Beyond Standard Model Searches in the MiniBooNE Experiment
The MiniBooNE Experiment has contributed substantially to beyond standard model searches in the neutrino sector. The experiment was originally designed to test the $\Delta m^2$~1 eV$^2$ region of the sterile neutrino hypothesis by observing $\nu_e$ ($\bar\nu_e$) charged current quasi-elastic signals from a $\nu_\mu$ ($\bar\nu_\mu$) beam. MiniBooNE observed excesses of $\nu_e$ and $\bar\nu_e$-candidate events in neutrino and anti-neutrino mode, respectively. To date, these excesses have not been explained within the neutrino Standard Model ($\nu$SM), the Standard Model extended for three massive neutrinos. Confirmation is required by future experiments such as MicroBooNE. MiniBooNE also provided an opportunity for precision studies of Lorentz violation. The results set strict limits for the first time on several parameters of the Standard Model-Extension, the generic formalism for considering Lorentz violation. Most recently, an extension to MiniBooNE running, with a beam tuned in beam-dump mode, is being performed to search for dark sector particles. This review describes these studies, demonstrating that short baseline neutrino experiments are rich environments in new physics searches.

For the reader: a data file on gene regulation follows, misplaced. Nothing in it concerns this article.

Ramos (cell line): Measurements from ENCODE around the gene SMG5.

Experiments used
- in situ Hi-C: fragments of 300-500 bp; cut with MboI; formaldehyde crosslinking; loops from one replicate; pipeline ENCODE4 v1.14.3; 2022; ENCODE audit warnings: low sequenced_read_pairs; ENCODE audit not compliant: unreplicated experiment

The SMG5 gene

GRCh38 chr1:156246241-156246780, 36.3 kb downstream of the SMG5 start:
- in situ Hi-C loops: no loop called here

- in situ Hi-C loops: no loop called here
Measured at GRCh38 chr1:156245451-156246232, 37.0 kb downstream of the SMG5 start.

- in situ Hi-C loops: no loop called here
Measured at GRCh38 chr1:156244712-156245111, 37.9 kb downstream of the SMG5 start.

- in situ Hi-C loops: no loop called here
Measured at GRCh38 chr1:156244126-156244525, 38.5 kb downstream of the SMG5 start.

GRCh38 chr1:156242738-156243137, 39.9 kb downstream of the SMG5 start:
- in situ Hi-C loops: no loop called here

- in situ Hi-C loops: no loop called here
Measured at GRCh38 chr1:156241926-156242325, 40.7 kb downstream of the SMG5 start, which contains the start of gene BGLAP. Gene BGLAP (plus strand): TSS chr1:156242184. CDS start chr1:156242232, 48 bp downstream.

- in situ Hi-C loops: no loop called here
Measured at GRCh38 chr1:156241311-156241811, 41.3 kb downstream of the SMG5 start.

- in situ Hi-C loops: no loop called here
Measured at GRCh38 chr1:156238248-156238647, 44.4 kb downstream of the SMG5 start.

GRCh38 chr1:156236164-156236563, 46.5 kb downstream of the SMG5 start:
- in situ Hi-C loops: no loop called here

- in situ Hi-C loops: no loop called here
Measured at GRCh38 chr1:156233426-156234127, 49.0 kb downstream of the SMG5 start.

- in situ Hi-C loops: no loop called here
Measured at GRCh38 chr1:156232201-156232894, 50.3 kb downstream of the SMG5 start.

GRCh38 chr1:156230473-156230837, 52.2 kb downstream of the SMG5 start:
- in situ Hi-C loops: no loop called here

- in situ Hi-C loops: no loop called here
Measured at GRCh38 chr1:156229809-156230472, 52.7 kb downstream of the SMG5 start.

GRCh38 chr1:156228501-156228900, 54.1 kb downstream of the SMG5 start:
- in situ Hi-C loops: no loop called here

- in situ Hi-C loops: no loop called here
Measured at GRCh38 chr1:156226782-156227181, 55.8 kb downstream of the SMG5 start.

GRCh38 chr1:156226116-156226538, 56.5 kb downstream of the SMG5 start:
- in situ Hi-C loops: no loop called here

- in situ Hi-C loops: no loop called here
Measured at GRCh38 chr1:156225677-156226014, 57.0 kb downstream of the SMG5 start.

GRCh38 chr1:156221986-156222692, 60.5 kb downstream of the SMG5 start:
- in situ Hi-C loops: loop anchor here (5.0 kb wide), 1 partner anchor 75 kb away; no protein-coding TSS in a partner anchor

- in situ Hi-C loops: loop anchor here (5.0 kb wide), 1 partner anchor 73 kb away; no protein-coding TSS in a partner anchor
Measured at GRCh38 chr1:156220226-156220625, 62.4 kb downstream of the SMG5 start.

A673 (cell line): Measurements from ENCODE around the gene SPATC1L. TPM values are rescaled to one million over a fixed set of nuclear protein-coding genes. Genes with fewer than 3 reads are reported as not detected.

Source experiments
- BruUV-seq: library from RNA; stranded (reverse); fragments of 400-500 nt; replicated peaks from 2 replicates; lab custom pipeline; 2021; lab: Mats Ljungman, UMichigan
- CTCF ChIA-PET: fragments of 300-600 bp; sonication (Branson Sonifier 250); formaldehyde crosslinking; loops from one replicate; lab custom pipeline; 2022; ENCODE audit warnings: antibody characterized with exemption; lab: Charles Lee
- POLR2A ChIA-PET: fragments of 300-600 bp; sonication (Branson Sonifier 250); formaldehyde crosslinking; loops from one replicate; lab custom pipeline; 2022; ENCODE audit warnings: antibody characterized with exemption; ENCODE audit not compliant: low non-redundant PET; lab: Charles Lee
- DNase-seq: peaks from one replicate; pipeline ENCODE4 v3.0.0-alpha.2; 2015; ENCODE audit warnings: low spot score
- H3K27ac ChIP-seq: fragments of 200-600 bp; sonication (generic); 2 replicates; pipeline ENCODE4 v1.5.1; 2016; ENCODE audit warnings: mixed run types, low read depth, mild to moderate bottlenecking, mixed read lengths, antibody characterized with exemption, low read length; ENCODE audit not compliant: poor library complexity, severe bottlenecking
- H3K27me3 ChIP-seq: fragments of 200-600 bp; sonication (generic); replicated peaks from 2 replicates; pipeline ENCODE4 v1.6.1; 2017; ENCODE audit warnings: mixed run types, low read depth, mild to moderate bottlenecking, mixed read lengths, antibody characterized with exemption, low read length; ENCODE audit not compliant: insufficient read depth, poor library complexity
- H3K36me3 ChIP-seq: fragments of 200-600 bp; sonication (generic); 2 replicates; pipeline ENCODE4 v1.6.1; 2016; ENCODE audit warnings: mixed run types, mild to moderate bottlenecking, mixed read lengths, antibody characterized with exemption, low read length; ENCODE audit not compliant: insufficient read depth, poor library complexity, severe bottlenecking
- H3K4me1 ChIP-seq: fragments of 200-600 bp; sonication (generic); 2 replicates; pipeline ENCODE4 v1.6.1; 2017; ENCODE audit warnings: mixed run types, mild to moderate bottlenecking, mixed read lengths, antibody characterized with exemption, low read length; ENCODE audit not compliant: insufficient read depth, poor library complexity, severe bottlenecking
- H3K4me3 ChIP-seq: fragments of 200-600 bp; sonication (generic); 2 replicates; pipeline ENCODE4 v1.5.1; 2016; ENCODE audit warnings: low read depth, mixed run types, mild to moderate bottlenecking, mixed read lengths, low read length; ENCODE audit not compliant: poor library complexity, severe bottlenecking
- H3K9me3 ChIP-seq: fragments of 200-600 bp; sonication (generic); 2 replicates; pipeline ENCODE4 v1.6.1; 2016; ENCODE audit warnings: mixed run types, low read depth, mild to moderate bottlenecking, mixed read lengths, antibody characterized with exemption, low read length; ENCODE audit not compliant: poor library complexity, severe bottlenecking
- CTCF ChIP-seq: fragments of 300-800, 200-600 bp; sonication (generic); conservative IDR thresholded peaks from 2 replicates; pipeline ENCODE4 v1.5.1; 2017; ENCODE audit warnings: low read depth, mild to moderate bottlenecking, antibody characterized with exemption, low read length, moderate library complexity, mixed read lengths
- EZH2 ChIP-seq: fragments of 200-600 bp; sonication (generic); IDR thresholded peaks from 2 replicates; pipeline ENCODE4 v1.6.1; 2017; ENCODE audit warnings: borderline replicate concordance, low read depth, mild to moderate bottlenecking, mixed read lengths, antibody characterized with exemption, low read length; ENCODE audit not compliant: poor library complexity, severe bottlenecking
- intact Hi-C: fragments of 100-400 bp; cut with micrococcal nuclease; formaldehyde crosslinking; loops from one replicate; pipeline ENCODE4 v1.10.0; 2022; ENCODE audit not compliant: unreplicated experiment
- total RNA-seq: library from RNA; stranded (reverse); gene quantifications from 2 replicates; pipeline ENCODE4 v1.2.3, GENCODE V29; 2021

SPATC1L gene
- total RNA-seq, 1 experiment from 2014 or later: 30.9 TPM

AuthorsKatori, T; Conrad, J
- College Publications